Improving Passive Magnetic Inspection for Reinforced Concrete Condition Assessment
MetadataShow full item record
Life quality, industrial productivity, and community safety can be assured by the reliability and the safety of infrastructure such as highways, bridges, and energy-supply systems. Reinforced concrete is the most-commonly used massive construction material in urban, road and industrial infrastructure because of its mechanical properties, durability, and mouldability. Concrete has acceptable compressive strength but relatively low tensile strength, so steel reinforcement rods (rebar) are usually added to concrete to enhance its tensile strength. However, steel rebar is subject to the serious and costly problem of corrosion, which eventually can significantly degrade the mechanical properties of concrete. Quantifying the corrosion condition of reinforcing steel can help manage associated risks arising from the unexpected function failure of reinforced concrete structures. In efforts to avoid such failures, engineers rely on quantitative time-history condition monitoring of reinforcing steel to help make decisions on rehabilitation, decommissioning, or replacement of concrete infrastructure. The self-magnetic behaviour of ferromagnetic materials can be used for quantitative condition assessment. Inspection of reinforced concrete structures by a method based on this concept is under development. Improving the data recording, mathematical simulation and interpretation so as to obtain more-reliable outcomes from this novel NDT technology (Passive Magnetic Inspection (PMI)) is the main aim of this research project. This thesis, consisting of eight chapters, investigates various experiments and simulations, and delineates future work: Chapter 1 includes the introduction, theoretical background, and research objectives; Chapter 2 consists of numerical simulations and experimental results on the passive magnetic behavior of a rebar with pitting; Chapter 3 represents the simulations and experimental results of the investigations on rebars with local longitudinal defects; Chapter 4 investigates the self-magnetic behaviour of rebars with different sizes of crack; Chapter 5 covers numerical simulations and experimental results of passive magnetic behavior of an intact rebar and a rebar with general corrosion; Chapter 6 compares the magnetic flux density values generated from rebars with different degrees of general corrosion; Chapter 7 describes a successful fieldwork project; Chapter 8 outlines a general conclusion and future works that can help the further improvement of the inspection technology. To explain the content of the thesis in more detail, through the analysis of magnetic data, Chapters 2, 3, and 4 cover methods for identifying the local defects in steel reinforcements, and Chapters 5 and 6 focus on realizing the general corrosion of steel rebars. Applicable findings generated from Chapter 2 to Chapter 6 are used in detecting and categorizing the local defects and general corrosion in steel rebars. For instance, it is shown that a certain percentile threshold can be applied on magnetic data to accurately detect longitudinal defects. It is also demonstrated that medium and large cracks are detected by magnetic values’ absolute gradients of greater than 0.87 (µT/mm) and 0.95 (µT/mm), respectively. In addition, it is shown that the average of standard deviations calculated for a magnetic data set decreases when the degree of general corrosion increases. The findings in the first six chapters are implemented to establish the data gathering, data analysis, and interpretation approaches used in the field work described in Chapter 7. In the field work, the condition of culvert C072’s reinforced concrete (RC) bridge structure (located in the north of Markham, Ontario, Canada) is inspected. The inspection, supervised by the Corporation of the City of Markham, uses PMI technology. The inspection outcomes demonstrate that the sections close to the south and north ends of the bridge display the most-severe reinforcement anomalies: roughly, maximums of 20% and 14% of the reinforcement’s cross-sectional area loss are detected close to the bridging structure’s south and north ends, respectively. Additionally, an area in the middle of the bridge is found to have a noticeable anomaly in the reinforcement. The results generated from the magnetic data, collected using a PMI scanner, are in good agreement with visual-investigation results and the culvert’s historical information, such as the concrete’s chloride content and compressive strength values, as well as information from a half-cell potential survey. Culvert C072’s condition is considered moderately deteriorated and corrective actions are recommended.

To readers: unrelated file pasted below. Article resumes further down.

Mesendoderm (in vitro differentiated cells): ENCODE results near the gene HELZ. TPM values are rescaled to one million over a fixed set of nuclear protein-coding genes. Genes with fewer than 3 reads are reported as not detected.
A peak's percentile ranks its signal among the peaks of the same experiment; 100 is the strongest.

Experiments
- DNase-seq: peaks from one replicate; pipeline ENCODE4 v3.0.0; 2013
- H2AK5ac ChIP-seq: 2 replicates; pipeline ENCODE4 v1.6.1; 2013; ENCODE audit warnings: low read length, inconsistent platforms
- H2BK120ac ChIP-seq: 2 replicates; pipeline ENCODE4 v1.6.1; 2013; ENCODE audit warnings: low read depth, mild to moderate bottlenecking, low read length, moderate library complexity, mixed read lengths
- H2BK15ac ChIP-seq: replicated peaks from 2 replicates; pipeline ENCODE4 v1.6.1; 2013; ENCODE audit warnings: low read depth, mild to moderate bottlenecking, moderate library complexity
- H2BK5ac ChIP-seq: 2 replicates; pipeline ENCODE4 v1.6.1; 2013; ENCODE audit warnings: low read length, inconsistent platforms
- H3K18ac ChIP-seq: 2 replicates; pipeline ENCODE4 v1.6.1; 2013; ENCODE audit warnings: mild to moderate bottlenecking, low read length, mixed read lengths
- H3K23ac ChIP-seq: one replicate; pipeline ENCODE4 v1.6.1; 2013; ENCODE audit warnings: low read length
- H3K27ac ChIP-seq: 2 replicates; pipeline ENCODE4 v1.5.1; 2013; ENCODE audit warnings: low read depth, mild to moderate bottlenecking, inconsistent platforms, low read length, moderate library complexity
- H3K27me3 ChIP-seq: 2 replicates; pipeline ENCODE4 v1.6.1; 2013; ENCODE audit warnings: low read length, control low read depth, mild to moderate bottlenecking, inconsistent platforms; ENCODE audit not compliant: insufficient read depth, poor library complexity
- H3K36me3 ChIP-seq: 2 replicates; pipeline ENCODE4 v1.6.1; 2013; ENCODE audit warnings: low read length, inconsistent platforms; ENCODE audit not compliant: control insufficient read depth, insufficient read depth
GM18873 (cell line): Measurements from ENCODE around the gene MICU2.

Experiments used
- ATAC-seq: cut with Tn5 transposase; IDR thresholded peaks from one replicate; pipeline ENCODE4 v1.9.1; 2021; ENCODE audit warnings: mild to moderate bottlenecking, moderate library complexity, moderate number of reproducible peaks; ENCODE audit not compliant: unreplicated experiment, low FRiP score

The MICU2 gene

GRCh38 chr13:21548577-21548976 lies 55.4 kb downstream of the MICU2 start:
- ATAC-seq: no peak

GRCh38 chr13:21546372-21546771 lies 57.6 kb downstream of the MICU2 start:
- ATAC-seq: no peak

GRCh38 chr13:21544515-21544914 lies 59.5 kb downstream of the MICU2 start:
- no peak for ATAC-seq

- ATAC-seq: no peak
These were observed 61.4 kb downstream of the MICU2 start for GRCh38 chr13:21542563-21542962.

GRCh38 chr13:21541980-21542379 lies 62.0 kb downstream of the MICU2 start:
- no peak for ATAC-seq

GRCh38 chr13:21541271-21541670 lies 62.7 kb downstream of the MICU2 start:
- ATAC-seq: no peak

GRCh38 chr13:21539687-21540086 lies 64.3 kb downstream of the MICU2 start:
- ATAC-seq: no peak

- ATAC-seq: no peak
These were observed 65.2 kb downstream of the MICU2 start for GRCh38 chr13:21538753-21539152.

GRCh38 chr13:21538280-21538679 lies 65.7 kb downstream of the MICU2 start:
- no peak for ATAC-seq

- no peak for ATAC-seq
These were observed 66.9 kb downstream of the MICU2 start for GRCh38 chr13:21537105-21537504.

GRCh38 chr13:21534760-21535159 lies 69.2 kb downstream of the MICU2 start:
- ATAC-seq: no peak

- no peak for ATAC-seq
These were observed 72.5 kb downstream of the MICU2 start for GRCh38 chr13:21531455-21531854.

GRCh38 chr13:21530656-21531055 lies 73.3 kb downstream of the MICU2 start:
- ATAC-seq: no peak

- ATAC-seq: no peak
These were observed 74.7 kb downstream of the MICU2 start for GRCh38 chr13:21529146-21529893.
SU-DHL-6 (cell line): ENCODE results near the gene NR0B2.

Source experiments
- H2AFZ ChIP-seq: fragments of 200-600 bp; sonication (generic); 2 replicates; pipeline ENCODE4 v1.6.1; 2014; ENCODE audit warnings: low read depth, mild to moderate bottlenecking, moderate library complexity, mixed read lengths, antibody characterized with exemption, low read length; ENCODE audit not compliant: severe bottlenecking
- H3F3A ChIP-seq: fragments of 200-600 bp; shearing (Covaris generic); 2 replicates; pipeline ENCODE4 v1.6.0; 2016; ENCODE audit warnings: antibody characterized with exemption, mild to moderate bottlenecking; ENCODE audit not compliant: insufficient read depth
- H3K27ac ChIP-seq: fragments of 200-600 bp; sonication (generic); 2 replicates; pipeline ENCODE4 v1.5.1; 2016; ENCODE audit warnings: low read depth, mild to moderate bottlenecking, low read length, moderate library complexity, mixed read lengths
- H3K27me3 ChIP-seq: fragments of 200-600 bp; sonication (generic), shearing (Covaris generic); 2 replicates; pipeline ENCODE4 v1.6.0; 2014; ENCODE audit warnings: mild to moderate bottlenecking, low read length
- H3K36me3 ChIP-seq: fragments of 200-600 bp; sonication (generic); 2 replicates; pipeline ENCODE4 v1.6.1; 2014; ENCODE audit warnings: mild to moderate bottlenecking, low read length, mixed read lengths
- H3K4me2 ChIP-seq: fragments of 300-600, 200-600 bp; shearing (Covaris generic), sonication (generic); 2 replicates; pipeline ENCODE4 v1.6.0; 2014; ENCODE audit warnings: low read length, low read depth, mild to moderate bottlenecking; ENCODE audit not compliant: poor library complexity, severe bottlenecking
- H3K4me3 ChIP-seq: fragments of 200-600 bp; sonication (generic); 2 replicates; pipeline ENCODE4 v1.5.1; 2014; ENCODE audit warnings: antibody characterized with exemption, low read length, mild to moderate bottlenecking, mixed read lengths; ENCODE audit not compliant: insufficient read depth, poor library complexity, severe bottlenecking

Cite this version of the work
Milad Mosharafi (2020). Improving Passive Magnetic Inspection for Reinforced Concrete Condition Assessment. UWSpace. http://hdl.handle.net/10012/15686